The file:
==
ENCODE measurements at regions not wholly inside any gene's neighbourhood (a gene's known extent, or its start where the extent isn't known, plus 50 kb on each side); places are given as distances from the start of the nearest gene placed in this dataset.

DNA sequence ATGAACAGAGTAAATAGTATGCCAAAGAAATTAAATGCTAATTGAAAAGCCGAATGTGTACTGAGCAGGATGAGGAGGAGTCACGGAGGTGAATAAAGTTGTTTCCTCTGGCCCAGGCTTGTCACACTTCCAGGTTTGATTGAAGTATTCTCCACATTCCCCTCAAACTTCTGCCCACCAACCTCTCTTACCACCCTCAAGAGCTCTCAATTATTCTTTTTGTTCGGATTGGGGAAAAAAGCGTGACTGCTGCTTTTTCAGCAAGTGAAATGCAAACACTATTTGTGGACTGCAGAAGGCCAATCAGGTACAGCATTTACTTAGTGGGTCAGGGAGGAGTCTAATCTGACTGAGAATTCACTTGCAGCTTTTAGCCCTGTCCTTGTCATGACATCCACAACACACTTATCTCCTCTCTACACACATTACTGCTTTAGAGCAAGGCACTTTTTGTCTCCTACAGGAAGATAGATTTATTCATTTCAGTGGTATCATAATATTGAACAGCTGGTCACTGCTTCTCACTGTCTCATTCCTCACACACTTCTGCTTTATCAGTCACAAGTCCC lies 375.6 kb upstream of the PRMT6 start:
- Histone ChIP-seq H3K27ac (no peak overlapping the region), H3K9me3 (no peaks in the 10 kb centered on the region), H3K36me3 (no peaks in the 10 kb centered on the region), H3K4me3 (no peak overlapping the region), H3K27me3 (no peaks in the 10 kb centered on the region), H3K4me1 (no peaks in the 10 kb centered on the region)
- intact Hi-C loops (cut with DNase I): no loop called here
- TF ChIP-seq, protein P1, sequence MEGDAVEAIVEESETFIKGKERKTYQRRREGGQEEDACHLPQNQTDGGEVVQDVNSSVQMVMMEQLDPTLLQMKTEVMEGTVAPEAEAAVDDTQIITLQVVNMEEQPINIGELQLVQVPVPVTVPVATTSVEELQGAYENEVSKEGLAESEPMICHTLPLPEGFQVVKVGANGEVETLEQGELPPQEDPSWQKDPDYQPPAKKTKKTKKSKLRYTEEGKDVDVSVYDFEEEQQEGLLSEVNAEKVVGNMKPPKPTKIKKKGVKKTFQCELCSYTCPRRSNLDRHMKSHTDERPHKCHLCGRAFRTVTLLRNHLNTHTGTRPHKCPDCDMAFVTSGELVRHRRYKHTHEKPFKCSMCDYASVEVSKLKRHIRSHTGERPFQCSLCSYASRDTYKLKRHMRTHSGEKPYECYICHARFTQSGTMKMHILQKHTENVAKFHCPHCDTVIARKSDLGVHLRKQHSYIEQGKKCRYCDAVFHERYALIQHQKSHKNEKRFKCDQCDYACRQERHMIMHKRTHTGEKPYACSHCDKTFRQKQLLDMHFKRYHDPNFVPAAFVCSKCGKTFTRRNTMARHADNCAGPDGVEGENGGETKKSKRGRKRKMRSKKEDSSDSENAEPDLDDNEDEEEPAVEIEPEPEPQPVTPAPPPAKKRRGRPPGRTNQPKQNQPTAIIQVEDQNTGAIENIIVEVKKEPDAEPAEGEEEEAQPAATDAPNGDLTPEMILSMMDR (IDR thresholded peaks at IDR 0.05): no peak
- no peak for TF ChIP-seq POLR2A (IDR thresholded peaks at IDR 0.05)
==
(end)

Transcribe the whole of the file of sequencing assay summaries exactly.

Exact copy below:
ENCODE measurements at regions not wholly inside any gene's neighbourhood (a gene's known extent, or its start where the extent isn't known, plus 50 kb on each side); places are given as distances from the start of the nearest gene placed in this dataset.

DNA sequence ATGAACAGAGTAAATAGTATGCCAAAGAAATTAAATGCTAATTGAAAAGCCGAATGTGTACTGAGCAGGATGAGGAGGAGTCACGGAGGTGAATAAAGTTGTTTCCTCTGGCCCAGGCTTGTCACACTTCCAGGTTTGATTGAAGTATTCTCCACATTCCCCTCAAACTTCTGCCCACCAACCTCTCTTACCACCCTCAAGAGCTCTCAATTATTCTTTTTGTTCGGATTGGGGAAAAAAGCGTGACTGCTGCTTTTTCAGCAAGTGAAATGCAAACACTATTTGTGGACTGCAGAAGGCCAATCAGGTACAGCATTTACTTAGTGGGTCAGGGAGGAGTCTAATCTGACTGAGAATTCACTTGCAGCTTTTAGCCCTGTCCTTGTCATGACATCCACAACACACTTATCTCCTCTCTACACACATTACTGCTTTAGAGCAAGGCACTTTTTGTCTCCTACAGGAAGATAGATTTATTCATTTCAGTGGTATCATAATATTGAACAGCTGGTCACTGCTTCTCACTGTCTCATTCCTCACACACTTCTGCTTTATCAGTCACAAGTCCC lies 375.6 kb upstream of the PRMT6 start:
- Histone ChIP-seq H3K27ac (no peak overlapping the region), H3K9me3 (no peaks in the 10 kb centered on the region), H3K36me3 (no peaks in the 10 kb centered on the region), H3K4me3 (no peak overlapping the region), H3K27me3 (no peaks in the 10 kb centered on the region), H3K4me1 (no peaks in the 10 kb centered on the region)
- intact Hi-C loops (cut with DNase I): no loop called here
- TF ChIP-seq, protein P1, sequence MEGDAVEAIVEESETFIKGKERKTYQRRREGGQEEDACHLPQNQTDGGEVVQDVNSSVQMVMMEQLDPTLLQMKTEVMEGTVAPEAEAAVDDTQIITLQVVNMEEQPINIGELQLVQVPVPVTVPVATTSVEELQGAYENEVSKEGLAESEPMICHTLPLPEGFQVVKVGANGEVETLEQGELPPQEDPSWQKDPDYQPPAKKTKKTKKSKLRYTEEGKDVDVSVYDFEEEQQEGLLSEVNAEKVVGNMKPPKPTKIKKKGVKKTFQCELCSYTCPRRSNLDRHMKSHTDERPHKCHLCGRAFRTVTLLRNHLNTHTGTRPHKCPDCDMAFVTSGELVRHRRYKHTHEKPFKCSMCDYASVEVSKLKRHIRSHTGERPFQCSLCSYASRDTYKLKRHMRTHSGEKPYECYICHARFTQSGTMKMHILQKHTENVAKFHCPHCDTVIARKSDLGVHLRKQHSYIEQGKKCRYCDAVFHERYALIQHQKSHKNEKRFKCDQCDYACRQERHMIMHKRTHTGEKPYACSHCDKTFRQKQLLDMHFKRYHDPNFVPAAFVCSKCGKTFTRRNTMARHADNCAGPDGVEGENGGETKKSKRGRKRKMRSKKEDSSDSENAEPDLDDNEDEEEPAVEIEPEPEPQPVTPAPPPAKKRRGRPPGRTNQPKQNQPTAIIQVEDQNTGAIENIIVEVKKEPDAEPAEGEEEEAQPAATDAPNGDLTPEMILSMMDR (IDR thresholded peaks at IDR 0.05): no peak
- no peak for TF ChIP-seq POLR2A (IDR thresholded peaks at IDR 0.05)